I had a hardware issue this past weekend on one of my database servers where I am running SQL Server 2008 Integrated Full Text Search (iFTS). After the issue was resolved, I noticed a problem with iFTS, where changed items in the base relational tables were not being added to their respective full text indexes.
The way that I noticed this was by running a query like this:
-- Find out how many changes are pending in the Full Text index SELECT OBJECTPROPERTY(OBJECT_ID('CurrentPostFullTextThursday'), 'TableFulltextPendingChanges') AS [Full Text Pending Changes];
If you are running with automatic change tracking, this query should return a result pretty close to zero (unless there is a problem). If you see a high value that does not go down after multiple queries, then you have a problem.
The first thing to try is this command:
-- Resume population in case of an error during manual or auto population ALTER FULLTEXT INDEX ON dbo.CurrentPostFullTextThursday RESUME POPULATION;
More often than not, you should see the number of pending changes start to go down pretty quickly (depending on your hardware and workload). Full Text crawls tend to be I/O and memory dependent. After some period of time, you should see the number of pending changes go down to near zero.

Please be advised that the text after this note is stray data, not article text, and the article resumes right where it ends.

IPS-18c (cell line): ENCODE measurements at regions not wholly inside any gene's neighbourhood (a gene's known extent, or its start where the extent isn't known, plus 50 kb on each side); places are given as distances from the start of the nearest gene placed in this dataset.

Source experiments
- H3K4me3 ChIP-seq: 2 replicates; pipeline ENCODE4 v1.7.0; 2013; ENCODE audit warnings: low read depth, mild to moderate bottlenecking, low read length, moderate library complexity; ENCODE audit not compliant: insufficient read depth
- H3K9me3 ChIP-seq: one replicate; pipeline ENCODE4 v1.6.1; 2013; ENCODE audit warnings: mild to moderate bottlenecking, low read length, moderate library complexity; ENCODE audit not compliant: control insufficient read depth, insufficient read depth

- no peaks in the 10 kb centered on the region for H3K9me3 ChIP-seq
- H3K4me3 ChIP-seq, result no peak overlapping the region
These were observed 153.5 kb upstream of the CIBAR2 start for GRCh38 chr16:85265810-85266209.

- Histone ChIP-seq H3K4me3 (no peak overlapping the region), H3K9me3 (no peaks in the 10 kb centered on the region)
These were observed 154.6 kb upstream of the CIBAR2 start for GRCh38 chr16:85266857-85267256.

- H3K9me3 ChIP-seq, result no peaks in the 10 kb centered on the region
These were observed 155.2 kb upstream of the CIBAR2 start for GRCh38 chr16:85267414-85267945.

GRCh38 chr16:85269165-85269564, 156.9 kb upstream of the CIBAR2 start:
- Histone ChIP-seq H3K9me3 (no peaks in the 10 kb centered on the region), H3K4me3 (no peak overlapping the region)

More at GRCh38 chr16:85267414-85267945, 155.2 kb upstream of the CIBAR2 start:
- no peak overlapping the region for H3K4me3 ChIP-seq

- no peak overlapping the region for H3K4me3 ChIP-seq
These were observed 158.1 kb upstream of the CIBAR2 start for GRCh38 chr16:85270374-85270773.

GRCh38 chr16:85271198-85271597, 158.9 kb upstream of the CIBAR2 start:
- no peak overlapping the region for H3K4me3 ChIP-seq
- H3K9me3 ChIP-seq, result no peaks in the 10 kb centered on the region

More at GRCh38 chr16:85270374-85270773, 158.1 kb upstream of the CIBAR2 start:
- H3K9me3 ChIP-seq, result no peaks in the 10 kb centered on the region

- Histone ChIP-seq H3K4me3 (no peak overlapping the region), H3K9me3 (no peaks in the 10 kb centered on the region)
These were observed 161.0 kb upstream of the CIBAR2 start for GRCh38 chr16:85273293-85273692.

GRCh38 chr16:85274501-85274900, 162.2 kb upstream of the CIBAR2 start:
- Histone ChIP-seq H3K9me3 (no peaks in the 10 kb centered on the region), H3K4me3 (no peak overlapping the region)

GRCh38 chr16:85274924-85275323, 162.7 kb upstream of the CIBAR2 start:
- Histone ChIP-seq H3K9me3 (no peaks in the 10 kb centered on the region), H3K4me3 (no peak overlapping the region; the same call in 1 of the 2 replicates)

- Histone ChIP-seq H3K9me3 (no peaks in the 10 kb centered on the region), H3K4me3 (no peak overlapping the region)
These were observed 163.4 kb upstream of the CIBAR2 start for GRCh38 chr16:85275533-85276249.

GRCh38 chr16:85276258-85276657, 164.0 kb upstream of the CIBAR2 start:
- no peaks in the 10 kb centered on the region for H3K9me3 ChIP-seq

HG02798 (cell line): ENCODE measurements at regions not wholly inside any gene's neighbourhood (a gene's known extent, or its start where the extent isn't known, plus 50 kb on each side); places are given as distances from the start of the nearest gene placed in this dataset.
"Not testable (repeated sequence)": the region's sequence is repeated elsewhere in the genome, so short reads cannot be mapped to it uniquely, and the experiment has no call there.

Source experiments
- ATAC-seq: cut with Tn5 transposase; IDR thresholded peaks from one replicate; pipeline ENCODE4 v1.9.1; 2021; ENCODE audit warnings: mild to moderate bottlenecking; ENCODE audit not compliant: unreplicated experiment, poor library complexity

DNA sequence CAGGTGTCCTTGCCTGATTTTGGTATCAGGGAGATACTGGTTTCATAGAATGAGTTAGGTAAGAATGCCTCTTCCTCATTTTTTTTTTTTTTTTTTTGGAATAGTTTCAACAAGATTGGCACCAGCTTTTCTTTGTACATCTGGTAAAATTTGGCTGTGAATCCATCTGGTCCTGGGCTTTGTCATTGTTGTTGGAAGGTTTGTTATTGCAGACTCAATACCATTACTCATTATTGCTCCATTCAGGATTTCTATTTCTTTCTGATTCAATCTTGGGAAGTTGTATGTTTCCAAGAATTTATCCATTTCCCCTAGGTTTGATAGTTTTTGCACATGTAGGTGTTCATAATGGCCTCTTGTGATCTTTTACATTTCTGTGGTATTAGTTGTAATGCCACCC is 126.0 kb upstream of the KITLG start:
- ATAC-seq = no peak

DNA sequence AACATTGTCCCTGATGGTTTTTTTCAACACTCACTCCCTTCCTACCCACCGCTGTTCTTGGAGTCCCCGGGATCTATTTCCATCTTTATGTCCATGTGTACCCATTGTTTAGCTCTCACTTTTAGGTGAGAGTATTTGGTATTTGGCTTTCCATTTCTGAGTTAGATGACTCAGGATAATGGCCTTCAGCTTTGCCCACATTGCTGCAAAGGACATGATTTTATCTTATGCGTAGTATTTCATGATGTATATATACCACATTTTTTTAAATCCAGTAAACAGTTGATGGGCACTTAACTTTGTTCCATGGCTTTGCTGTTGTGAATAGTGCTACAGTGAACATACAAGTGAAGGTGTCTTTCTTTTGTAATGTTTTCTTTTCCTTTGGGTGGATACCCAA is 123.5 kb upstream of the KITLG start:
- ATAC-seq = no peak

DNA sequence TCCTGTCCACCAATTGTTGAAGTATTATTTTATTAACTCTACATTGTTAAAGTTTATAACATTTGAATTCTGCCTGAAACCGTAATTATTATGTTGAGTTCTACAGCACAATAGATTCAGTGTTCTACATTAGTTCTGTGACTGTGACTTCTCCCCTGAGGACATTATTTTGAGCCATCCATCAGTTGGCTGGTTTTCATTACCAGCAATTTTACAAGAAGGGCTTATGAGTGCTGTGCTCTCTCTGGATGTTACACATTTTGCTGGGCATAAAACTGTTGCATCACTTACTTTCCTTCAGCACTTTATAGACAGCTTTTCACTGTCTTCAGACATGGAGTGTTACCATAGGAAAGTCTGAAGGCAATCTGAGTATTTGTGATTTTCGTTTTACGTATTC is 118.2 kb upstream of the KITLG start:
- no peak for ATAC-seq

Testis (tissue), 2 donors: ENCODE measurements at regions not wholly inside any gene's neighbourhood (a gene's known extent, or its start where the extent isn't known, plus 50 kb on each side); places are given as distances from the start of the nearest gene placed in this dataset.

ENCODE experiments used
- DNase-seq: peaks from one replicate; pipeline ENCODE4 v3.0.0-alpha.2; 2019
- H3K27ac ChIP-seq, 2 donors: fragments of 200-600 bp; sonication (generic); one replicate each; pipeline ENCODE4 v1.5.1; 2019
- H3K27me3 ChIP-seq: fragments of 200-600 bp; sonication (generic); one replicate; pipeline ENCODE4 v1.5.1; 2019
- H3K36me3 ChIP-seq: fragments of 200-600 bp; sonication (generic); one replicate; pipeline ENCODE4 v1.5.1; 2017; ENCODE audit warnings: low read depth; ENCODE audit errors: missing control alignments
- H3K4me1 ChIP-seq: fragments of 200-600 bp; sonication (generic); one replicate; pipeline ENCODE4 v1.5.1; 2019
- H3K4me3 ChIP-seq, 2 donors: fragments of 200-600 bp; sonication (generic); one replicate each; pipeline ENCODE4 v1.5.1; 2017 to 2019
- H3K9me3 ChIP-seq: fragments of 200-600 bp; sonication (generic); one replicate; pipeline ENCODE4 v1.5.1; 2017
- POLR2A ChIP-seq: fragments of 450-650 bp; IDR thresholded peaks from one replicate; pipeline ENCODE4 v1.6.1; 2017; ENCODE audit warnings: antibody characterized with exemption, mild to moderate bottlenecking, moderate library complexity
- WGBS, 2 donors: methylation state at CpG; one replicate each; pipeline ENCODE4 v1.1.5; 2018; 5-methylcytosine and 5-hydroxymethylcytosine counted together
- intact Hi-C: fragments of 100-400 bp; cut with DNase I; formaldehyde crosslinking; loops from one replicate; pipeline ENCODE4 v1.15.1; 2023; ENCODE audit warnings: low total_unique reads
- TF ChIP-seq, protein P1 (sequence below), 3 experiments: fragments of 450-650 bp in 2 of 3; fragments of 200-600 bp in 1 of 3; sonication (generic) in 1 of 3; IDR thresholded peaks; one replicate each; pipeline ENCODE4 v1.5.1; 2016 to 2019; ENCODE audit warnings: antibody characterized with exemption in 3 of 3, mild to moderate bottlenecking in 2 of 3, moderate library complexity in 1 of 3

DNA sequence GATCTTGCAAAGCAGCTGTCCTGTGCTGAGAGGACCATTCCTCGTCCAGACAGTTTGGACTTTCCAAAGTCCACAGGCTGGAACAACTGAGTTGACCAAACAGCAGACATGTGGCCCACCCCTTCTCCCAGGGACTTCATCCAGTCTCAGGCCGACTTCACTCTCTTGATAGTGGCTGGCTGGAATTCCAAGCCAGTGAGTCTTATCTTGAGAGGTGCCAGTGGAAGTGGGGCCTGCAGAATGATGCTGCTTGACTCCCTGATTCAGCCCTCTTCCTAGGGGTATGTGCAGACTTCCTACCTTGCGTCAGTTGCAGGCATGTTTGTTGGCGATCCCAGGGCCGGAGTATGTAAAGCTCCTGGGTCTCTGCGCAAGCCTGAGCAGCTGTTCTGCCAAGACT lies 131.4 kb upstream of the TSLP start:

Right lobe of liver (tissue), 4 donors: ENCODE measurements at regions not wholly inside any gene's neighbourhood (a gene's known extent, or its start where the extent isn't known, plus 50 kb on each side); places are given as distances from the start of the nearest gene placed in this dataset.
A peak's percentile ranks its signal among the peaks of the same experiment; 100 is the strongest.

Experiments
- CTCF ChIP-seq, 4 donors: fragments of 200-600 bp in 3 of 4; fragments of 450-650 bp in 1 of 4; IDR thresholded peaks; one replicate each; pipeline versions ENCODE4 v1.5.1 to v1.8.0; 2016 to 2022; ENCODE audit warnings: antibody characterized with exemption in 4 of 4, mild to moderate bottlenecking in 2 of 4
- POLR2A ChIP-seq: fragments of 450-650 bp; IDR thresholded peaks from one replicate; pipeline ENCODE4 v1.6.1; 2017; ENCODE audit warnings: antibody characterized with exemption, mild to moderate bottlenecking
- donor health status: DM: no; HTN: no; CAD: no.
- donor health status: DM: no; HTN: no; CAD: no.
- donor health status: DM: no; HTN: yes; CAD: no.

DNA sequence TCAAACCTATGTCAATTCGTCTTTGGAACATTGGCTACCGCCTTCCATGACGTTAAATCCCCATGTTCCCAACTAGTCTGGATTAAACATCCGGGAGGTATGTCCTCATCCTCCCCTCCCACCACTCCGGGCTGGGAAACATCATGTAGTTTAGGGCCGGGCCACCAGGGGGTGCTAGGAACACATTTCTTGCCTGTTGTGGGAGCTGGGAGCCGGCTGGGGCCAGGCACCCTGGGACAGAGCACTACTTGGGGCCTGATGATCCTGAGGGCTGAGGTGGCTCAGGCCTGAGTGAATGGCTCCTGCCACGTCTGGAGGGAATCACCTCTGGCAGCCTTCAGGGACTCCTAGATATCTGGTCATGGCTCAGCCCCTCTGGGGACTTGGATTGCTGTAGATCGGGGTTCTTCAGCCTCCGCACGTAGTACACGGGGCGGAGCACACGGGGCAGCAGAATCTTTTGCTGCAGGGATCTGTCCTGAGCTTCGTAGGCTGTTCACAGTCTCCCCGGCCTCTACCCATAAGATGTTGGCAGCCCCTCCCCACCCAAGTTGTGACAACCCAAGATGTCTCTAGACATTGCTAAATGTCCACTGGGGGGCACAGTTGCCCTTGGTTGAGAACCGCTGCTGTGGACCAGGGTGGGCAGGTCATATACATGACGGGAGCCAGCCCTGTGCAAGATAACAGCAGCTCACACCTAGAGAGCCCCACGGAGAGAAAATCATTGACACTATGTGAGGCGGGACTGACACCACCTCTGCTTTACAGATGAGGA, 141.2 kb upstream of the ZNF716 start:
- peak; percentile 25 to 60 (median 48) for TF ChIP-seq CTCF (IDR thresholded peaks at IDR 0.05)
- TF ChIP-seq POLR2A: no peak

I also periodically run this query, to check the number of full text fragments in the entire database:
-- Check Full Text Fragments for entire database (lower number of rows is better) -- Status Codes -- 0 = Newly created and not yet used -- 1 = Being used for insert -- 4 = Closed. Ready for query -- 6 = Being used for merge input and ready for query -- 8 = Marked for deletion. Will not be used for query and merge source. SELECT OBJECT_NAME(table_id) AS [Table Name], fragment_id, fragment_object_id, [status], data_size, row_count FROM sys.fulltext_index_fragments WITH (NOLOCK);
The number of fragments will vary based on how volatile your base relational data is. You will get better Full Text search performance when you have a lower number of fragments, but maintaining a lower number of fragments puts extra stress on your system during Full Text crawls. If you see a very high number of fragments for a particular table, you can run a manual merge (passing in the name of the full text catalog, not the base table).
-- Start a Manual Merge (when fragment count is high) ALTER FULLTEXT CATALOG ctCurrentPostFullTextEx REORGANIZE;